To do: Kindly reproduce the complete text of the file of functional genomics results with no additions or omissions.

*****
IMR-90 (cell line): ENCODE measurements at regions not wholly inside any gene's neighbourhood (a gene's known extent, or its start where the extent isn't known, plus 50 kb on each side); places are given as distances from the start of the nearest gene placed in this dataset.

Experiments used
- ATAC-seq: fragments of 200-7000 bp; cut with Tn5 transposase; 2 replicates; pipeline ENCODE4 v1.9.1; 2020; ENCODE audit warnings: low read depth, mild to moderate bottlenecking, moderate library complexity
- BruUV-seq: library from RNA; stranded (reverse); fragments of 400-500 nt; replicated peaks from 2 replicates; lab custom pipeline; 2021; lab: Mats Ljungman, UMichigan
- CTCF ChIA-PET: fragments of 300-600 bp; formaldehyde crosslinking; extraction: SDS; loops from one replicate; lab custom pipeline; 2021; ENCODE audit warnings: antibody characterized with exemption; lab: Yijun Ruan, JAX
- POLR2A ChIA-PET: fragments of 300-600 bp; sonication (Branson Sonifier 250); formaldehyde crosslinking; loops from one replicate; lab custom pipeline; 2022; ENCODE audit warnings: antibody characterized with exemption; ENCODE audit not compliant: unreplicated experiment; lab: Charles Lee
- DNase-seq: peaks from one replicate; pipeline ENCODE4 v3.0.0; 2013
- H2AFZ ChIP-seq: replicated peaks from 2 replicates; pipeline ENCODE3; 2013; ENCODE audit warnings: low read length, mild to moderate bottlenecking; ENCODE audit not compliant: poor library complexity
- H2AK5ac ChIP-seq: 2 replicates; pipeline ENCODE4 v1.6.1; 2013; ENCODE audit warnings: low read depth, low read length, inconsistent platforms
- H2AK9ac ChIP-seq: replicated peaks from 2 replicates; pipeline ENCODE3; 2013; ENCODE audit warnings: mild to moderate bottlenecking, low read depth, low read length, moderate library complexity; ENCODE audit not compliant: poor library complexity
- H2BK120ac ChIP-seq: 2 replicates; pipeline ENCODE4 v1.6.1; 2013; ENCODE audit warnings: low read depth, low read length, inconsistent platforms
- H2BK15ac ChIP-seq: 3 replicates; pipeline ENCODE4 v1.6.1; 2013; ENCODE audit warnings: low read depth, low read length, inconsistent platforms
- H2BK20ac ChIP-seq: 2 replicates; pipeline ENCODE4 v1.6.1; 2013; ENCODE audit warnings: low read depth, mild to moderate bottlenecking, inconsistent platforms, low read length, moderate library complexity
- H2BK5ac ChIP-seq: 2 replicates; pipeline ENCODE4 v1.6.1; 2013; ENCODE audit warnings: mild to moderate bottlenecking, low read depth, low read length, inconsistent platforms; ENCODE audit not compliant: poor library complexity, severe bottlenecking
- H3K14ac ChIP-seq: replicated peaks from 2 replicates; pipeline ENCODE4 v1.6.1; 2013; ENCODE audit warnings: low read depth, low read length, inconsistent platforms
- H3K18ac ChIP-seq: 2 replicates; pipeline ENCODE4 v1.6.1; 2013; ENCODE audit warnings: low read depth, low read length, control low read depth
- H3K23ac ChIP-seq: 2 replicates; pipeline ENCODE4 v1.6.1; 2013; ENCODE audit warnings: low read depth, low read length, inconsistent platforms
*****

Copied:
IMR-90 (cell line): ENCODE measurements at regions not wholly inside any gene's neighbourhood (a gene's known extent, or its start where the extent isn't known, plus 50 kb on each side); places are given as distances from the start of the nearest gene placed in this dataset.

Experiments used
- ATAC-seq: fragments of 200-7000 bp; cut with Tn5 transposase; 2 replicates; pipeline ENCODE4 v1.9.1; 2020; ENCODE audit warnings: low read depth, mild to moderate bottlenecking, moderate library complexity
- BruUV-seq: library from RNA; stranded (reverse); fragments of 400-500 nt; replicated peaks from 2 replicates; lab custom pipeline; 2021; lab: Mats Ljungman, UMichigan
- CTCF ChIA-PET: fragments of 300-600 bp; formaldehyde crosslinking; extraction: SDS; loops from one replicate; lab custom pipeline; 2021; ENCODE audit warnings: antibody characterized with exemption; lab: Yijun Ruan, JAX
- POLR2A ChIA-PET: fragments of 300-600 bp; sonication (Branson Sonifier 250); formaldehyde crosslinking; loops from one replicate; lab custom pipeline; 2022; ENCODE audit warnings: antibody characterized with exemption; ENCODE audit not compliant: unreplicated experiment; lab: Charles Lee
- DNase-seq: peaks from one replicate; pipeline ENCODE4 v3.0.0; 2013
- H2AFZ ChIP-seq: replicated peaks from 2 replicates; pipeline ENCODE3; 2013; ENCODE audit warnings: low read length, mild to moderate bottlenecking; ENCODE audit not compliant: poor library complexity
- H2AK5ac ChIP-seq: 2 replicates; pipeline ENCODE4 v1.6.1; 2013; ENCODE audit warnings: low read depth, low read length, inconsistent platforms
- H2AK9ac ChIP-seq: replicated peaks from 2 replicates; pipeline ENCODE3; 2013; ENCODE audit warnings: mild to moderate bottlenecking, low read depth, low read length, moderate library complexity; ENCODE audit not compliant: poor library complexity
- H2BK120ac ChIP-seq: 2 replicates; pipeline ENCODE4 v1.6.1; 2013; ENCODE audit warnings: low read depth, low read length, inconsistent platforms
- H2BK15ac ChIP-seq: 3 replicates; pipeline ENCODE4 v1.6.1; 2013; ENCODE audit warnings: low read depth, low read length, inconsistent platforms
- H2BK20ac ChIP-seq: 2 replicates; pipeline ENCODE4 v1.6.1; 2013; ENCODE audit warnings: low read depth, mild to moderate bottlenecking, inconsistent platforms, low read length, moderate library complexity
- H2BK5ac ChIP-seq: 2 replicates; pipeline ENCODE4 v1.6.1; 2013; ENCODE audit warnings: mild to moderate bottlenecking, low read depth, low read length, inconsistent platforms; ENCODE audit not compliant: poor library complexity, severe bottlenecking
- H3K14ac ChIP-seq: replicated peaks from 2 replicates; pipeline ENCODE4 v1.6.1; 2013; ENCODE audit warnings: low read depth, low read length, inconsistent platforms
- H3K18ac ChIP-seq: 2 replicates; pipeline ENCODE4 v1.6.1; 2013; ENCODE audit warnings: low read depth, low read length, control low read depth
- H3K23ac ChIP-seq: 2 replicates; pipeline ENCODE4 v1.6.1; 2013; ENCODE audit warnings: low read depth, low read length, inconsistent platforms